The Top 13 Controversies at Franklin: Part 9

Editor’s Note: After I’d posted my recent comments on Lee’s possible endorsement of John Bell Hood for army command in 1864, I started going back over a lengthy nine or ten part series I did on Eric Jacobson’s book For Cause & for Country: A Study of the Affair at Spring Hill and the Battle of Franklin.  I had totally forgotten about one of the longest entries, part 8 of the series, in a portion of which I spent comparing/contrasting what Jacobson and Wiley Sword, author of The Confederacy’s Last Hurrah: Spring Hill, Franklin, and Nashville, had to say about some of the numerous controversies at Franklin.  I dusted off this old piece of writing because I thought it might be interesting to readers who have read or who plan to read Stephen M. Hood’s new book, John Bell Hood: The Rise, Fall, and Resurrection of a Confederate General.

Without further ado, here is only a portion of Part 8 in the Jacobson series.  You’ll note that I had a lot of time on my hands in those days, when I was single, without children, and with a job I could leave on Friday and not think about again until Monday morning.  I’ll cover 13 controversies of Franklin in this new series, often in more detail than should probably fit into one blog post.  The entire series will appear at the bottom of this and ensuing posts over the coming weeks.


Comparison and Contrast

As I mentioned at the end of my last blog entry, I wanted to take a look at some of the main vignettes the Battle of Franklin produced, comparing and contrasting the coverage Wiley Sword and Eric Jacobson give to these events. I have listed each “incident” in bold below and numbered them approximately in the order in which they occurred. After each topic title, I have attempted to discuss how each author views each situation. I am especially interested in hearing readers’ takes on these situations, as I think it might generate an interesting discussion on the Battle of Franklin. I hope to do this also after the next entry in this series, covering Bate’s actions on the left and the close of the battle.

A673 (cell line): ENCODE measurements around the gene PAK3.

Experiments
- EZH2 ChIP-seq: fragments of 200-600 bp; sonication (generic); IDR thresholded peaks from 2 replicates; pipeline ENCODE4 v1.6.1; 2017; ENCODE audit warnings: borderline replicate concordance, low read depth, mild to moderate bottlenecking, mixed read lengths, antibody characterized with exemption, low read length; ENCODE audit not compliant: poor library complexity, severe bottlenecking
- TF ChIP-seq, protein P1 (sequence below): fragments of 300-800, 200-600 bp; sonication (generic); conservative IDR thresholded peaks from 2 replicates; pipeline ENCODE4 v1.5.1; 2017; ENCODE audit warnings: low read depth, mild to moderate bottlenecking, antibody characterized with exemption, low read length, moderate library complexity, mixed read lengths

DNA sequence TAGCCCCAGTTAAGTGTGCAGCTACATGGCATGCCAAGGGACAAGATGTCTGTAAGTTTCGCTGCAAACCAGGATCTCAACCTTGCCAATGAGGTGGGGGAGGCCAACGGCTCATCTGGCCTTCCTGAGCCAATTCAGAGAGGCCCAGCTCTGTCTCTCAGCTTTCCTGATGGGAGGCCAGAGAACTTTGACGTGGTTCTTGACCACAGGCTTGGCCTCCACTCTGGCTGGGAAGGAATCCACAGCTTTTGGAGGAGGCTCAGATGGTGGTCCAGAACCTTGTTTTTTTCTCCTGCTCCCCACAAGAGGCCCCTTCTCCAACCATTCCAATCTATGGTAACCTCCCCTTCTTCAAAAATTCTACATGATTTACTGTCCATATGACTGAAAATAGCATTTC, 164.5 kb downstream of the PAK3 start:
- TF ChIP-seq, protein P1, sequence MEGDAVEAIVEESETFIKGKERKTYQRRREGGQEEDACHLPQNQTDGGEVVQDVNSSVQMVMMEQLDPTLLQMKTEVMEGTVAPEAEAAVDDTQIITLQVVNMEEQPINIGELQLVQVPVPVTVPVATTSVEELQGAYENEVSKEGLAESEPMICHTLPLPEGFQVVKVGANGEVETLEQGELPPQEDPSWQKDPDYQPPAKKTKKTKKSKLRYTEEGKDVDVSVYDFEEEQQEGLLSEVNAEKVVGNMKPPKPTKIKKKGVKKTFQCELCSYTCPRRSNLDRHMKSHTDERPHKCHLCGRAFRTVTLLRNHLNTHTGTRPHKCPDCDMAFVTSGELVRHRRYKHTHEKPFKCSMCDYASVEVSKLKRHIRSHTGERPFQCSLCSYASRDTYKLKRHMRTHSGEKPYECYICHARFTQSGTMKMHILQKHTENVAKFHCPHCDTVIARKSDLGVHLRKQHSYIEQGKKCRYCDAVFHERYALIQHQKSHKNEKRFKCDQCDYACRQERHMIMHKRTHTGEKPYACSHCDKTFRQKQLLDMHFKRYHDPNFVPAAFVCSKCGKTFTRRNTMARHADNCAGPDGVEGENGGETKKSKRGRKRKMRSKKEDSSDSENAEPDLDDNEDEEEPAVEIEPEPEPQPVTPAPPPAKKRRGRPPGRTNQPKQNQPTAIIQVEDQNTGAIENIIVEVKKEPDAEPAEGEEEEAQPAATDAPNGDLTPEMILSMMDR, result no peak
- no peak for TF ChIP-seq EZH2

9. Featherston’s Confederate Brigade took massive casualties in a railroad cut from enfilading artillery fire at the Battle of Franklin. Was there any way to avoid this?

I thought I’d take a shot at answering my own question before rereading the pertinent passages from The Confederacy’s Last Hurrah and for Cause and For Country. Stewart’s Corps (of which Featherston’s Brigade was a part) already faced a shrinking mass of land over which to attack. In essence, Stewart was moving into the smaller end of a funnel, and it caused his men some serious alignment issues as they advanced. It makes sense, then, to believe that there was no way to avoid the deadly railroad cut without exposing the men to an even longer period of fire before reaching the Federal lines. It was a no win situation in either case in hindsight.

After perusing both books, this is also apparently a non-issue, or at least it was not discussed by the authors. Wiley Sword does not even mention this railroad cut, only discussing the one between the left flank of the Union line and the Harpeth River. Number 9 is not much of a controversy, similar to 6 and 7.

13 Controversies at Franklin


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